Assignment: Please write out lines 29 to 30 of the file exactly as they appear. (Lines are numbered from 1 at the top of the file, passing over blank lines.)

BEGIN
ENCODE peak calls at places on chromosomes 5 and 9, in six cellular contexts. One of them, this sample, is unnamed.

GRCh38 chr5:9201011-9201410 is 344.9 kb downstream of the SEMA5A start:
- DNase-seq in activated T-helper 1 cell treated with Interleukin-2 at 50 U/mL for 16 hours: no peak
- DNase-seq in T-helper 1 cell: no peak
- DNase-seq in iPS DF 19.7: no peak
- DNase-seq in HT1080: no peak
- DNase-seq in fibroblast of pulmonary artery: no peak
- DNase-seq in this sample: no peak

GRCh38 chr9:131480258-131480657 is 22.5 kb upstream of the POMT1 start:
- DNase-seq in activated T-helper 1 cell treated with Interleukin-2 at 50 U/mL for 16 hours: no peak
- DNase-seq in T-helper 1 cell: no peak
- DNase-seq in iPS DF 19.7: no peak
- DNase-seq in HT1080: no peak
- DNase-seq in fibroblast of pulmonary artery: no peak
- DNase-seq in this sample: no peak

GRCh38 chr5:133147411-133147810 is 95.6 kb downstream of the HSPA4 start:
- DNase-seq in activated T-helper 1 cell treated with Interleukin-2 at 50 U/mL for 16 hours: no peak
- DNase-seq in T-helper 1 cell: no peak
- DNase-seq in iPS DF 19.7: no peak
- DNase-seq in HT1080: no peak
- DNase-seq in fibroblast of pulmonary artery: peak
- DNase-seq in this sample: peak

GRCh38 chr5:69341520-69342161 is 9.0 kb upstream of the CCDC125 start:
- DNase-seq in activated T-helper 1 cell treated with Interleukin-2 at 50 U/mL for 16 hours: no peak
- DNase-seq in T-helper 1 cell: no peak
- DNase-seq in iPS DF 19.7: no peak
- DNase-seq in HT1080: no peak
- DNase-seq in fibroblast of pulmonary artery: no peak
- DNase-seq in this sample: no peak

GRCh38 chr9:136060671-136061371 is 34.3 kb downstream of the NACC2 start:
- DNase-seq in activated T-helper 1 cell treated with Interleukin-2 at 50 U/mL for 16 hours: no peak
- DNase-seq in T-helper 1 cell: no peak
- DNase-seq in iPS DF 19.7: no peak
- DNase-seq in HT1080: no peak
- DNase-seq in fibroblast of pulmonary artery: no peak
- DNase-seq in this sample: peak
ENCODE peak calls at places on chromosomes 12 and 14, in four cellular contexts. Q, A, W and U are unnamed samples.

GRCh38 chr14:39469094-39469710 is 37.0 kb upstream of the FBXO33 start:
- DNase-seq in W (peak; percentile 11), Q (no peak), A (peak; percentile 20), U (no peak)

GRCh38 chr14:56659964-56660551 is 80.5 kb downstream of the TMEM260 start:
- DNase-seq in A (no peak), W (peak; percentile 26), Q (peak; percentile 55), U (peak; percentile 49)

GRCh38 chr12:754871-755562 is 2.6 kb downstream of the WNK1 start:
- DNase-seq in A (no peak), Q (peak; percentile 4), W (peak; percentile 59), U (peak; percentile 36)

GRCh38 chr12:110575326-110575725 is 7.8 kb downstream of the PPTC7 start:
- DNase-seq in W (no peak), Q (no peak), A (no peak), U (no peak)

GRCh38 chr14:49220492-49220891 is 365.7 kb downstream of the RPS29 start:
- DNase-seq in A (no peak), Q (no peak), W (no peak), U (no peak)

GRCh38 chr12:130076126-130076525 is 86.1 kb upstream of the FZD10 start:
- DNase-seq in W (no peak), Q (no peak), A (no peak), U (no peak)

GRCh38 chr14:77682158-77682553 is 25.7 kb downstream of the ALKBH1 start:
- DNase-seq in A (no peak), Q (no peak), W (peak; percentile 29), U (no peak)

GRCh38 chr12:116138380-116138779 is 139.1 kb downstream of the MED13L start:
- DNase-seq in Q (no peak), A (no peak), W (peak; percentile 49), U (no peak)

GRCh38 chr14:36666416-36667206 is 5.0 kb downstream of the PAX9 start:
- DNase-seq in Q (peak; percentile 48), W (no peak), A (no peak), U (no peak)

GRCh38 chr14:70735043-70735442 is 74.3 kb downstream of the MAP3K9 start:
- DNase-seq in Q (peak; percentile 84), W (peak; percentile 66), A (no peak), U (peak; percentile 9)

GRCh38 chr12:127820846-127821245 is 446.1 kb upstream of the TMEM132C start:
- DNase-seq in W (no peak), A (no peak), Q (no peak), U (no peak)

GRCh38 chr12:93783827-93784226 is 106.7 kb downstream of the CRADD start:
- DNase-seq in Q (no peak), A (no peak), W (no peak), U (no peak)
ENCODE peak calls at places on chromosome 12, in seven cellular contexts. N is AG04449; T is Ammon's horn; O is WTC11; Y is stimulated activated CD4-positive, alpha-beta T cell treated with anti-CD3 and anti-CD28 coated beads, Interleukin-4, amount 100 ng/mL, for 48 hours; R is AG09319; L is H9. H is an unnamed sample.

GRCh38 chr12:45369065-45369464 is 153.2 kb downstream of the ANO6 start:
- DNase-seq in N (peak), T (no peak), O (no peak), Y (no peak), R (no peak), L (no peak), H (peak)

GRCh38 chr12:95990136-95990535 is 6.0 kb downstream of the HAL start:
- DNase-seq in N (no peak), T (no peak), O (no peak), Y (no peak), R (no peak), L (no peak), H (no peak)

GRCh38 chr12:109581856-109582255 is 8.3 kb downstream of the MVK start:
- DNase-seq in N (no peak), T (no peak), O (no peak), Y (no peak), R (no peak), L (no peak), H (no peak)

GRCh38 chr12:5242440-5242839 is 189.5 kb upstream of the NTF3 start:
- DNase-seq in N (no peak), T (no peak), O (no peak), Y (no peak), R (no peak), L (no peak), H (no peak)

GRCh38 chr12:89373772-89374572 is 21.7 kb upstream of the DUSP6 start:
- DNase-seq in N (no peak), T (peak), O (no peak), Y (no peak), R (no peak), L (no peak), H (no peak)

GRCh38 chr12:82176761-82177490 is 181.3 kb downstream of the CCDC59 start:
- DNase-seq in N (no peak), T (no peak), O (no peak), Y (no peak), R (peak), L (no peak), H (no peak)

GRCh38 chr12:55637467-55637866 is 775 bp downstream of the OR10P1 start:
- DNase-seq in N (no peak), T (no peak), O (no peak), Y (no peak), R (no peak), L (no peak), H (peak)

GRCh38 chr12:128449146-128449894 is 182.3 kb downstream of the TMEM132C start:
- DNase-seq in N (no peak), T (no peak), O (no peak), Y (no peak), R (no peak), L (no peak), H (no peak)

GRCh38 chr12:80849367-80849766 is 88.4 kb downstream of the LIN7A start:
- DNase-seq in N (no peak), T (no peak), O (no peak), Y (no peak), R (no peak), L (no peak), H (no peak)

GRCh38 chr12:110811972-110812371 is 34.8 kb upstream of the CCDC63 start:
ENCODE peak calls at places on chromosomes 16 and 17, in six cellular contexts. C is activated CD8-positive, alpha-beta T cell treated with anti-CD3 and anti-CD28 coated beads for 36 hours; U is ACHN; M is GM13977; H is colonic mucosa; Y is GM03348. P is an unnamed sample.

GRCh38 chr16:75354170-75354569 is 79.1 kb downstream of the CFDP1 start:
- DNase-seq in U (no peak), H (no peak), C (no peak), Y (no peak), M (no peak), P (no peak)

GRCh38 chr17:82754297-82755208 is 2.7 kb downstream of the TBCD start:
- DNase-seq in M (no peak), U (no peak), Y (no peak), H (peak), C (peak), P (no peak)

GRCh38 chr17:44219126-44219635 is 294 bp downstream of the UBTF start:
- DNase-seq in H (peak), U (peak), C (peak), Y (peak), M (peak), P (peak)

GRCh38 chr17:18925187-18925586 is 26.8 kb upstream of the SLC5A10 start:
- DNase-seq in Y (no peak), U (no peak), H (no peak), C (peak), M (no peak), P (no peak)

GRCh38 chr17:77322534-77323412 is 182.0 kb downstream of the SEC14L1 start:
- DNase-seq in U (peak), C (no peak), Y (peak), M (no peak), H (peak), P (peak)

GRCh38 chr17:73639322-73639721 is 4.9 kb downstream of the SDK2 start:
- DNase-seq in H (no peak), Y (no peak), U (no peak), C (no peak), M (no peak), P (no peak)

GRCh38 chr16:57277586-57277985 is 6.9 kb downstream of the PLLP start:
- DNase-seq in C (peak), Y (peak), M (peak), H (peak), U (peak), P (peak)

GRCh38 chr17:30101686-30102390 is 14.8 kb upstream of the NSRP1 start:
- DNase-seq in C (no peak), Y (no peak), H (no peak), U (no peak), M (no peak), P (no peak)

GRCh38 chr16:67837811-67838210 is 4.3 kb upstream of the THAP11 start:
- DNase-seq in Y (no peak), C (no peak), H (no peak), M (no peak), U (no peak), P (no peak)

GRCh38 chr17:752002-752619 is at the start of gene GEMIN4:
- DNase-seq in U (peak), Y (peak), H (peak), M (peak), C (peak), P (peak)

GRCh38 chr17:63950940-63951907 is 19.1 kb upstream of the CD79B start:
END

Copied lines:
- DNase-seq in this sample: no peak

GRCh38 chr9:136060671-136061371 is 34.3 kb downstream of the NACC2 start: